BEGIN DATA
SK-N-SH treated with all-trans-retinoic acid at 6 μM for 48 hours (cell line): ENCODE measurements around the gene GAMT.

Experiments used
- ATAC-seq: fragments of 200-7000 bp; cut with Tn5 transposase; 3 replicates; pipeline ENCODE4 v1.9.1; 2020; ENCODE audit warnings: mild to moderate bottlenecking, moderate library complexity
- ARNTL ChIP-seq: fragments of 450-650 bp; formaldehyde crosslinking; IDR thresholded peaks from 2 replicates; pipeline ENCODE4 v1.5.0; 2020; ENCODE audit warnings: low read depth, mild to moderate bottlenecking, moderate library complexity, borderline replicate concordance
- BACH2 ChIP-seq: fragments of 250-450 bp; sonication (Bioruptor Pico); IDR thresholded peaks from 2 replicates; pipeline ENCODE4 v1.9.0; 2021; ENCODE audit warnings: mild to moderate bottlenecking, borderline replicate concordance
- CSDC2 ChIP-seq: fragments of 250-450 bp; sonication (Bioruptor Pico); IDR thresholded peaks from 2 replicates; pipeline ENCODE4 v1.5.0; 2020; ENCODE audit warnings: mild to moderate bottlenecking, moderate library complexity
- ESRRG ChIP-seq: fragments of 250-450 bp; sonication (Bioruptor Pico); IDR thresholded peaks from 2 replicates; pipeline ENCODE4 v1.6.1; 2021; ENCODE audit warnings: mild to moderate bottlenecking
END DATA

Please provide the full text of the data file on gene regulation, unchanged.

SK-N-SH treated with all-trans-retinoic acid at 6 μM for 48 hours (cell line): ENCODE measurements around the gene GAMT.

Experiments used
- ATAC-seq: fragments of 200-7000 bp; cut with Tn5 transposase; 3 replicates; pipeline ENCODE4 v1.9.1; 2020; ENCODE audit warnings: mild to moderate bottlenecking, moderate library complexity
- ARNTL ChIP-seq: fragments of 450-650 bp; formaldehyde crosslinking; IDR thresholded peaks from 2 replicates; pipeline ENCODE4 v1.5.0; 2020; ENCODE audit warnings: low read depth, mild to moderate bottlenecking, moderate library complexity, borderline replicate concordance
- BACH2 ChIP-seq: fragments of 250-450 bp; sonication (Bioruptor Pico); IDR thresholded peaks from 2 replicates; pipeline ENCODE4 v1.9.0; 2021; ENCODE audit warnings: mild to moderate bottlenecking, borderline replicate concordance
- CSDC2 ChIP-seq: fragments of 250-450 bp; sonication (Bioruptor Pico); IDR thresholded peaks from 2 replicates; pipeline ENCODE4 v1.5.0; 2020; ENCODE audit warnings: mild to moderate bottlenecking, moderate library complexity
- ESRRG ChIP-seq: fragments of 250-450 bp; sonication (Bioruptor Pico); IDR thresholded peaks from 2 replicates; pipeline ENCODE4 v1.6.1; 2021; ENCODE audit warnings: mild to moderate bottlenecking